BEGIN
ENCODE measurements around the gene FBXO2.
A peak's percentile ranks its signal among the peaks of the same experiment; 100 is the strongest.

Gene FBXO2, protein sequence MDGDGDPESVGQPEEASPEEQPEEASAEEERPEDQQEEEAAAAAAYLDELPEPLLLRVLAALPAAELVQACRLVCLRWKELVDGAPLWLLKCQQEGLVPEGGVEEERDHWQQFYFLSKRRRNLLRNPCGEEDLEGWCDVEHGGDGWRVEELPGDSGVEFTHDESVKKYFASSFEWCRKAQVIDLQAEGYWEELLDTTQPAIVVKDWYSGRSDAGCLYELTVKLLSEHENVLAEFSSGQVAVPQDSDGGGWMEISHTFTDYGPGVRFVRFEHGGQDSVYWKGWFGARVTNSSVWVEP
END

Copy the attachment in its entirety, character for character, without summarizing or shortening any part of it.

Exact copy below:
ENCODE measurements around the gene FBXO2.
A peak's percentile ranks its signal among the peaks of the same experiment; 100 is the strongest.

Gene FBXO2, protein sequence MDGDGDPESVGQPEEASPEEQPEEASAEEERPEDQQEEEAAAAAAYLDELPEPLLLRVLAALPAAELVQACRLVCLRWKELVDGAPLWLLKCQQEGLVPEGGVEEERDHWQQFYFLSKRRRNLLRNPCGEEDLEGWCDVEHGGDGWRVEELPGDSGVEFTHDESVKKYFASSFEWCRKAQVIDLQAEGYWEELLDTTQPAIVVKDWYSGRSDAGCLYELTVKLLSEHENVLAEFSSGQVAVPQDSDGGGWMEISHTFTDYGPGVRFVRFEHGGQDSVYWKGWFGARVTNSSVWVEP